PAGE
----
Spring never comes around fast enough. The dark winter months give way to a combination of sun, rain, rebirth of plant-life and, for the sporting public, The Masters Tournament of golf. The first major of the year is perhaps golf’s most exciting and iconic event. Augusta National Golf Club is the venue for a tournament that is steeped in tradition and remains the tournament prized by most golfers over all others. The only major event that returns to the same venue every year, the rituals, landmarks and honours are known the world over, from the green jacket to Amen Corner. Media coverage has always been particularly in depth over the years, setting the scene in its entirety, the scents of the azaleas, the beauty of the camellias, the magnificence of Eisenhower’s oak and the immaculate shrubbery. This ambient perfection is the scene at which the world’s best golfers will battle from Thursday.
While indisputably one of the most beloved and famous courses in the world, Augusta National has drawn fierce criticism from many for its ‘selective’ membership (to put it lightly). It has only alleviated some of these concerns in the last two decades with black members first being admitted in 1990 and their first female members in 2012. Conversely, it mandates minimal commercial interruption during television coverage of the tournament and limits camera coverage to maintain its scenic beauty.
Unsurprisingly, the build-up has been intensely concentrated on the man aiming to become the second youngest player ever to win the career slam, the Northern Irish world number 1 Rory McIlroy. The bookies’ favourite, he won a title in only his second event of this year in Dubai but has not played a great deal of competitive golf since missing the cut in his most recent tournament. By his own admission, to win the Masters he needs to improve his touch and feel around the greens as the putting surface at Augusta is notoriously fast and contoured. Victorious Ryder Cup captain Paul McGinley believes Rory may need several years to mature his ability to be patient on and around the greens.
A combination of injuries and a spectacular loss of form since his well documented emergence of marital indiscretions in 2009 has meant that Tiger Woods has dropped out of the top 100
Being installed as favourite for any golf tournament is one thing, but due to the fact that golfers cannot truly affect each other’s performance, every individual event is almost impossible to predict accurately. Any member of the top 50 is capable of producing the golf of their life for a solitary event. Rarely in the last ten years have any of the top five favourites for the Masters actually finished the job and there have been seven different champions in the last eight years. Only Tiger Woods in his heyday appeared to master the art. Even Woods himself is now struggling to reach levels of respectability. A combination of injuries and a spectacular loss of form since his well-documented emergence of marital indiscretions in 2009 has meant he has dropped out of the top 100.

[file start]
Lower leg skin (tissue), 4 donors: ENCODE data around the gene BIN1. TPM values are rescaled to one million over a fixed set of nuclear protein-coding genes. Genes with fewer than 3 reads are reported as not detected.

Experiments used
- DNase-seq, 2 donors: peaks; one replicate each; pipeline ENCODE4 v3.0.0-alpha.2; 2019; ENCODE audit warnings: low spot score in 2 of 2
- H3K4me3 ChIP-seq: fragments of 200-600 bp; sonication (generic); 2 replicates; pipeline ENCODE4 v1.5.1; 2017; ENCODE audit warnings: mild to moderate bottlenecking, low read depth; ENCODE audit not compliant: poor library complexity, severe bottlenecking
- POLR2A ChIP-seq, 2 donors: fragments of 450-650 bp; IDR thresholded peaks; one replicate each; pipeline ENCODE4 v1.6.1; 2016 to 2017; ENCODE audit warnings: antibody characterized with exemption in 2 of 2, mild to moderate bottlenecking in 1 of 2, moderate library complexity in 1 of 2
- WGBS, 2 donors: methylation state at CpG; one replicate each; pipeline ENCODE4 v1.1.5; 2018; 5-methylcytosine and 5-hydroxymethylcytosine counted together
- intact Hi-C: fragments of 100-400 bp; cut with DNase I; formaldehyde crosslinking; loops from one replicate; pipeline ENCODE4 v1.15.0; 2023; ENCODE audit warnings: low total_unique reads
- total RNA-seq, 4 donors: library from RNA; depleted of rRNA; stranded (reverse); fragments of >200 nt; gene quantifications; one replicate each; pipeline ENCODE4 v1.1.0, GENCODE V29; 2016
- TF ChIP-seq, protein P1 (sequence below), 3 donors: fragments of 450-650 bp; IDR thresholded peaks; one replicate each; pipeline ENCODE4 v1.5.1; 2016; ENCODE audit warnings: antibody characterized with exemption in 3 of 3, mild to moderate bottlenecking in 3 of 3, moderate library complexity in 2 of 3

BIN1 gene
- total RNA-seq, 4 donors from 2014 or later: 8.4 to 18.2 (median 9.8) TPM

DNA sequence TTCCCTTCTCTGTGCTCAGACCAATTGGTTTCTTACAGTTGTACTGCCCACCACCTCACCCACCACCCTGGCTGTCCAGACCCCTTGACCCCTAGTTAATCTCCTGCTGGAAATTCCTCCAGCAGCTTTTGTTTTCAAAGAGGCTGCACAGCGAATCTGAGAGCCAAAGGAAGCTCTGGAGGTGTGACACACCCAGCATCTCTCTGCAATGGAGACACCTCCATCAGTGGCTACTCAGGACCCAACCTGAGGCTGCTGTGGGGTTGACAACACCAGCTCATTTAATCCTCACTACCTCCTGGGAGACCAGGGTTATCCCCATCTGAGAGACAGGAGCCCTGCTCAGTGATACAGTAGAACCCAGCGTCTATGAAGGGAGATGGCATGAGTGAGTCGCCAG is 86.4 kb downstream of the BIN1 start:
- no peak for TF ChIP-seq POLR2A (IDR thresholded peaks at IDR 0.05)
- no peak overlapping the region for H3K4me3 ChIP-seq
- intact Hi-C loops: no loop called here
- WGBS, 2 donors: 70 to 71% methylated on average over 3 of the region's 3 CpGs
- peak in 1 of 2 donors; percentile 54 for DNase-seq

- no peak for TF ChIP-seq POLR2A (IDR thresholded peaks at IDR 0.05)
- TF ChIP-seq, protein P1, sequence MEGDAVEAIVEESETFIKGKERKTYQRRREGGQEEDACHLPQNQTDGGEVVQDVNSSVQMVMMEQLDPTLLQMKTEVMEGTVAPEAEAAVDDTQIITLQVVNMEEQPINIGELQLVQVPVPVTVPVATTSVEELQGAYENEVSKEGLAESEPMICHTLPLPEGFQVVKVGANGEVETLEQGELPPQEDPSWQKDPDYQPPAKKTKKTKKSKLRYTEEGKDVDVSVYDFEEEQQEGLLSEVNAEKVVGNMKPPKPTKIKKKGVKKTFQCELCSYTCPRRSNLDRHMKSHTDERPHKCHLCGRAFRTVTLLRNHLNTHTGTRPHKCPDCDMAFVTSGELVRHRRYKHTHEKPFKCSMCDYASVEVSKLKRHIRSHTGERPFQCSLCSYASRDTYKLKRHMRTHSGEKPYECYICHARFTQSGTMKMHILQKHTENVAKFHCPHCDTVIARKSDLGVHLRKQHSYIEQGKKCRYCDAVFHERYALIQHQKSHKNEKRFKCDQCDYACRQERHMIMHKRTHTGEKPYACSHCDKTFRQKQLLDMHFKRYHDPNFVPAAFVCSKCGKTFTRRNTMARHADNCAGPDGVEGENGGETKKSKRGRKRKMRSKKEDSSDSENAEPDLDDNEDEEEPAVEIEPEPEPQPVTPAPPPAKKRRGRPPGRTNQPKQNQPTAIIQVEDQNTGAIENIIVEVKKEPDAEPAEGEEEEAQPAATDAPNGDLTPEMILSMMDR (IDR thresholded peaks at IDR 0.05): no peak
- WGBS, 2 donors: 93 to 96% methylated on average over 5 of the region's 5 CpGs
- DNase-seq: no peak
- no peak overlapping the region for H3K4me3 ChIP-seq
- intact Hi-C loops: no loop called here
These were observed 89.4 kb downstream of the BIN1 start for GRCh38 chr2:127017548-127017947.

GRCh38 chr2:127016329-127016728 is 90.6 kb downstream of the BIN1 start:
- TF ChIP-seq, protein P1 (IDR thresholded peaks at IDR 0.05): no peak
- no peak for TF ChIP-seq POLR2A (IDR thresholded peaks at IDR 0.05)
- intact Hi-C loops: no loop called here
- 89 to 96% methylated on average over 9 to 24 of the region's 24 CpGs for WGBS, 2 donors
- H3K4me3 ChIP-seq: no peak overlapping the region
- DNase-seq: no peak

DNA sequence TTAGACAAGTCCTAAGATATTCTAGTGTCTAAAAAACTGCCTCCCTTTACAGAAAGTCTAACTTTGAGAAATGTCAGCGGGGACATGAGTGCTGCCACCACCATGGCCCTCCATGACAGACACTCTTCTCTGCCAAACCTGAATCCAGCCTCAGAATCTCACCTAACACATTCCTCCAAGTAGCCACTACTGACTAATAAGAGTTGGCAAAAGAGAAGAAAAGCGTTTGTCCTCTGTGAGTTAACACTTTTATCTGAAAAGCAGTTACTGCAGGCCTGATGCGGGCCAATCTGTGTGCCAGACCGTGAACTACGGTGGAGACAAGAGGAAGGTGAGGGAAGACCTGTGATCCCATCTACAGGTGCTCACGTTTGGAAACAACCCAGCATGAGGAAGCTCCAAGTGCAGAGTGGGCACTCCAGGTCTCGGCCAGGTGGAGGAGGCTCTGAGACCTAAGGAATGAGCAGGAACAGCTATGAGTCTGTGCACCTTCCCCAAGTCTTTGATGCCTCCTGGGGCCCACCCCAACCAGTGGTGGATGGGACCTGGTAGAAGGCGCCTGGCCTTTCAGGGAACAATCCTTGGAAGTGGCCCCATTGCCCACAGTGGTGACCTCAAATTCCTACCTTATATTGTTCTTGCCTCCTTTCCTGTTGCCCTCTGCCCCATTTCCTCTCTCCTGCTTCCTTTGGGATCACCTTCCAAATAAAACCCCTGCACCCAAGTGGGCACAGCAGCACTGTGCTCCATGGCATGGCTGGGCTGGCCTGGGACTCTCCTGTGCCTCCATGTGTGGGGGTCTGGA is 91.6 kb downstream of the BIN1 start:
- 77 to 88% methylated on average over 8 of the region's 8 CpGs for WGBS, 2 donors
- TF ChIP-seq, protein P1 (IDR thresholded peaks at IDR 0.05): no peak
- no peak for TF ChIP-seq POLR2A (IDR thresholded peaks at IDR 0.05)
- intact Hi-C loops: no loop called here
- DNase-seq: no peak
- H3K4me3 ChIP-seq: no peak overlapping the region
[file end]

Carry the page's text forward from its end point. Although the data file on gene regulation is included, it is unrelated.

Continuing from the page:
Victorious Ryder Cup captain Paul McGinley believes Rory may need several years to mature his ability to be patient in and around the greens
Two-time winner and defending champion left-hander Bubba Watson will be looking for further glory, alongside a returning-to-form Dustin Johnson and streaky world no. 4 Jordan Speith. Naturally, the crafty Phil Mickelson should never be counted out, with substantial experience and the game to match the intense challenge the course offers. Ricky Fowler, the young American who has yet to emerge from the shadow of McIlroy has had strong results in majors in the past year and ranks highly among the contenders for his natural talent. Aside from McIlroy, the British charge is led by Justin Rose and Lee Westwood, who has four top 10 finishes in the last five years, though his putting could still be a barrier for him in attempting to break his major duck.
The major which never disappoints is as thoroughly unpredictable as ever. It will no doubt ensure an exciting four days for golf enthusiasts and casual observers alike right up until the early hours of Monday morning.
Image courtesy of www.rte.ie